The term “risk management” has been around for a long time in financial, technical and medical practice. It is a term that is very loosely used and I want to dive in with a decision-centric view just to further muddy the waters.
A good place to begin is with a formal definition of “risk”. If you enter “risk definition” into Google you will get over twenty-five definitions; some are redundant, and there is little consistency. Regardless of the definition, risk traditionally amounts to answering three questions:
- What can go wrong? Some event.
- How likely is it to happen? Probability that the event happens based past statistics, an analytical model of the event, or best guess based on experience.
- What are the consequences? Money, time, and possibly even lives are wasted.
The above set of questions describes event risk. They are the basis of technical risk evaluation. However, most managers are concerned with decision risk rather than event risk. For decision risk, the questions managers really want answered are:
- What can go wrong if I choose alternative X?
- How likely is it?
- What is the impact?
(Brian Seitz of Microsoft articulated these as cleanly as shown here)
Note that these are the same three questions as with event risk, just slightly tweaked. Regardless of whether focused on an event or a decision, risk management, by definition needs to be effort directed at some or all of these questions.
The first question raises the issue of how we know our choice was poor. In the book Why Decisions Fail, the definition of a poor decision is one that had no positive impact after two years. There are other measures of a failed decision. For example, our time is up and no satisfactory alternative has been developed. Or not everyone on the team agrees with the choice made and some team members feel disenfranchised. More often, the result of a poor choice is not known until much later. For example, if we choose a bad restaurant, we will not know until we have eaten there. Or if an engineer makes a poor decision on what material to use for a product, this may not be evident until the customers have used the product for a number of years.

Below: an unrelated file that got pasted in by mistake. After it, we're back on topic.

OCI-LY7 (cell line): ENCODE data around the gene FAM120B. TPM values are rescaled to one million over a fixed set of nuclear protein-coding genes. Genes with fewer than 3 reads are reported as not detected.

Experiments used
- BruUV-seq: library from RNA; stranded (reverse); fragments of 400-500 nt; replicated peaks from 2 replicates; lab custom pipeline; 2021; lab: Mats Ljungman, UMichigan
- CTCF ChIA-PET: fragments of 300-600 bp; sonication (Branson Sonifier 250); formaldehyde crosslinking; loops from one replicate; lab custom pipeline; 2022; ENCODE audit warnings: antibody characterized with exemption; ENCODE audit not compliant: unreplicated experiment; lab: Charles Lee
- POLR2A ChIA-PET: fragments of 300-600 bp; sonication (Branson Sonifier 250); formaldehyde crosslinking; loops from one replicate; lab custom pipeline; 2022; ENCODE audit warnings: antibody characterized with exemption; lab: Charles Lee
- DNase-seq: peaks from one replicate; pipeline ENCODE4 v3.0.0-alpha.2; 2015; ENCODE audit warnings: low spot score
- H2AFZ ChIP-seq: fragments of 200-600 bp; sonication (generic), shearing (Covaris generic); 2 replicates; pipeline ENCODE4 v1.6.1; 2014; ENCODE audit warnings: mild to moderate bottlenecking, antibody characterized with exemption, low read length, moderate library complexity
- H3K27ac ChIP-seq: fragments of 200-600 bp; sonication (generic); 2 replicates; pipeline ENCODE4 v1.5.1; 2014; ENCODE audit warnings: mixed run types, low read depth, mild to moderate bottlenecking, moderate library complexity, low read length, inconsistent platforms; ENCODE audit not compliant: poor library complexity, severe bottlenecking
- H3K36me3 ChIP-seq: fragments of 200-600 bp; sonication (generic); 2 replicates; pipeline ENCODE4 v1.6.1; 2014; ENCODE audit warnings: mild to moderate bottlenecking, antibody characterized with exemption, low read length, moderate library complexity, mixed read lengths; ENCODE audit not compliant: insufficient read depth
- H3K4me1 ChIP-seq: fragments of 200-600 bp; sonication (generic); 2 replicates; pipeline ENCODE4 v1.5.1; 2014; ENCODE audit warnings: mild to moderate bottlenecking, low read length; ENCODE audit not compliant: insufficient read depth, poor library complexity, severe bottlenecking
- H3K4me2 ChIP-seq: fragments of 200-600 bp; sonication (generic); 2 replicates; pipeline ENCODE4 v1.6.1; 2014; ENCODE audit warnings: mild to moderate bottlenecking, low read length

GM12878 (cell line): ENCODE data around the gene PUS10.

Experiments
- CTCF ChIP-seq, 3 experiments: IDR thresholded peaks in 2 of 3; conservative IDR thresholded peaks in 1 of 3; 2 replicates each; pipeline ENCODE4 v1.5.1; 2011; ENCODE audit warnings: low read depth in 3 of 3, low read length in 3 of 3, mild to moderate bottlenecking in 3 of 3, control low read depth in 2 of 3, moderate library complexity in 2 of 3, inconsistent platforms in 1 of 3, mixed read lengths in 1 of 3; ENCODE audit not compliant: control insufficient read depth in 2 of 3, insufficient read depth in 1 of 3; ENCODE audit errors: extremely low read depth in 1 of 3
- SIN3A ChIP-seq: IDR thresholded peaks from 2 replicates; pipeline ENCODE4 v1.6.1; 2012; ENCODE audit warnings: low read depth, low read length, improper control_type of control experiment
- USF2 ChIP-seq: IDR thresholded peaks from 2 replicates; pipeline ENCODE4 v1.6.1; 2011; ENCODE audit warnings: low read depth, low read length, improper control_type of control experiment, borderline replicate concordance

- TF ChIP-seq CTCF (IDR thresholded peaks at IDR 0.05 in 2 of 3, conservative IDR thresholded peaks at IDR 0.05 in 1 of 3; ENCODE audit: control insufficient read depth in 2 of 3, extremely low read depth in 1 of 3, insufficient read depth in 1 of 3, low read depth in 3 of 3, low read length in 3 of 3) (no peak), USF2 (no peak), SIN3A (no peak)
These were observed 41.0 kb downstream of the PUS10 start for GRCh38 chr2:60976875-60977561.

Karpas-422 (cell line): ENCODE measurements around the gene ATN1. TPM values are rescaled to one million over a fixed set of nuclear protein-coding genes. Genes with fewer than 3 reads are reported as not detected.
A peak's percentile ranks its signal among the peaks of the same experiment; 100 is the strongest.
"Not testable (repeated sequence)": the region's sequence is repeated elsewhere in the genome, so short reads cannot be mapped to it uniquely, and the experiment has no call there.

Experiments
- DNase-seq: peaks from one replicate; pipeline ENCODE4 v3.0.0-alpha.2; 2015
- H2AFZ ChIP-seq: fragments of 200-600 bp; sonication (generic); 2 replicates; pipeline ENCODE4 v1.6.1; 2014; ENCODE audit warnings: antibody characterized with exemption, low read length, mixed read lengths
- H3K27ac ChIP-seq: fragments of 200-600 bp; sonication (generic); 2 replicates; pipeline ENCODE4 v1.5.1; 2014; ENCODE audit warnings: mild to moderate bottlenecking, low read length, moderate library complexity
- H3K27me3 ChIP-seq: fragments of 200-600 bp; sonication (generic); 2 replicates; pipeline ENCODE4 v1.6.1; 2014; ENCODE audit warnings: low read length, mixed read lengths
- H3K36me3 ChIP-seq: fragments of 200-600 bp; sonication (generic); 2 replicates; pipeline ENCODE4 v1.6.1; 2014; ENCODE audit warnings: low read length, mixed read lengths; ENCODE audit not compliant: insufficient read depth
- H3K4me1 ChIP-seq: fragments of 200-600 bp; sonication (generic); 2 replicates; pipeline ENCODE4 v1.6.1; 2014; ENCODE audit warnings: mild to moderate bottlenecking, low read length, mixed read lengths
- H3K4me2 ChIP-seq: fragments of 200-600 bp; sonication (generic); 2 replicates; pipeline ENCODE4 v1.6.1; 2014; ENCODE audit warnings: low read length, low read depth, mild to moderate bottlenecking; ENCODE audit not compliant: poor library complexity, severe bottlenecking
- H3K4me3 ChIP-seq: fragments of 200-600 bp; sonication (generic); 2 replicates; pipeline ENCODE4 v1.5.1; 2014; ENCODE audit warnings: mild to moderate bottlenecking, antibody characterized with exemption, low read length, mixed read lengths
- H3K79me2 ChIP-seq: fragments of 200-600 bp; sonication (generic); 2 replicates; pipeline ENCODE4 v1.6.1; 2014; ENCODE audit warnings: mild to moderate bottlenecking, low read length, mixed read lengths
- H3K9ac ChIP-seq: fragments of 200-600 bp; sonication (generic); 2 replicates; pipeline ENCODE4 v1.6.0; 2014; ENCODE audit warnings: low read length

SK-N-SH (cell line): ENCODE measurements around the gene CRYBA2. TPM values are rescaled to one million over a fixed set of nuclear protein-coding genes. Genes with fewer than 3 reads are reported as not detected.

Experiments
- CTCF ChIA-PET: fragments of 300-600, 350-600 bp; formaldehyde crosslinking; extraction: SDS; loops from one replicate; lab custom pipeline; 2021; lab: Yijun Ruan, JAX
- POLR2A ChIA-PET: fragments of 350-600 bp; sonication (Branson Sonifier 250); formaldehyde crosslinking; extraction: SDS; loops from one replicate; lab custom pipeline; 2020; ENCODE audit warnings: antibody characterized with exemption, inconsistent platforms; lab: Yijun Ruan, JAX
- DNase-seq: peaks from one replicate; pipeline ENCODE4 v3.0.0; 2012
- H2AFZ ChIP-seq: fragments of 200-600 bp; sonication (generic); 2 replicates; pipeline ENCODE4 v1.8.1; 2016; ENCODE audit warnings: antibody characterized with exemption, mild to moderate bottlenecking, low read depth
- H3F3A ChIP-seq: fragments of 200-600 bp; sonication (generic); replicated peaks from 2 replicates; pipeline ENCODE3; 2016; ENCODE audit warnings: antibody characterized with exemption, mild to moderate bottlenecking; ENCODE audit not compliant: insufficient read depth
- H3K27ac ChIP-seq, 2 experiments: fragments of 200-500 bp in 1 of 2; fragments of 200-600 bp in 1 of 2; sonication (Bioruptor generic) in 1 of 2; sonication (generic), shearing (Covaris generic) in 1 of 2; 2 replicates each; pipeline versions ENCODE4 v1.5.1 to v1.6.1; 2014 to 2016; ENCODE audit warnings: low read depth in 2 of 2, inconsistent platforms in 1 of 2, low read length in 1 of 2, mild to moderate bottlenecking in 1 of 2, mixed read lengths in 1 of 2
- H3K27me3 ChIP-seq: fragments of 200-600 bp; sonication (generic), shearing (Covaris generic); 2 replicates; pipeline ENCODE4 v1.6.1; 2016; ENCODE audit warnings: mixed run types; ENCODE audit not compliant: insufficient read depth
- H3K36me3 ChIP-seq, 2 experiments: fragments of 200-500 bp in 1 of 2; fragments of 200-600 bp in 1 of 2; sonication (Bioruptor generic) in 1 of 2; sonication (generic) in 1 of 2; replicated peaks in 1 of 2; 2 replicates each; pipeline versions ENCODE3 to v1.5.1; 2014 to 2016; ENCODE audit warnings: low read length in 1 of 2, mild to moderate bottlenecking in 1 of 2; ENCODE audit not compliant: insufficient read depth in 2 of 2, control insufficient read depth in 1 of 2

One thing is consistent in this discussion: Without uncertainty there is no risk. A corollary is that the more uncertainty, the higher the risk of making a poor decision. “What can go wrong?” is that one or more of the criteria are not satisfied. “How likely is it?” is directly dependent on our certainty during the alternative evaluation. We may know from past experience or data that the probability of something failing is XX%. But, this probability may be compounded by other uncertainties such as lack of knowledge, disagreement amongst team members or incomplete data. And “What is the impact?” is that the alternative chosen no longer is as good as it was originally thought.
In order to manage risk during decision making:
- You must address risk during decision making, not as a task to complete after you have selected an alternative. This is because decision risk is a measure of your lack of knowledge, as well as other uncertainties you need to consider when you make a decision.
- There is risk associated with every feature of every alternative. Traditional risk assessment separately addresses financial risk, performance risk, and schedule risk. But when including risk as a part of the decision-making process, you must integrate the uncertainty inherent in all the features at once, because it is the combination of them that drives your decision.
- You can get a good assessment of uncertainty, and thus risk, by fusing the evaluations of all the members of your team.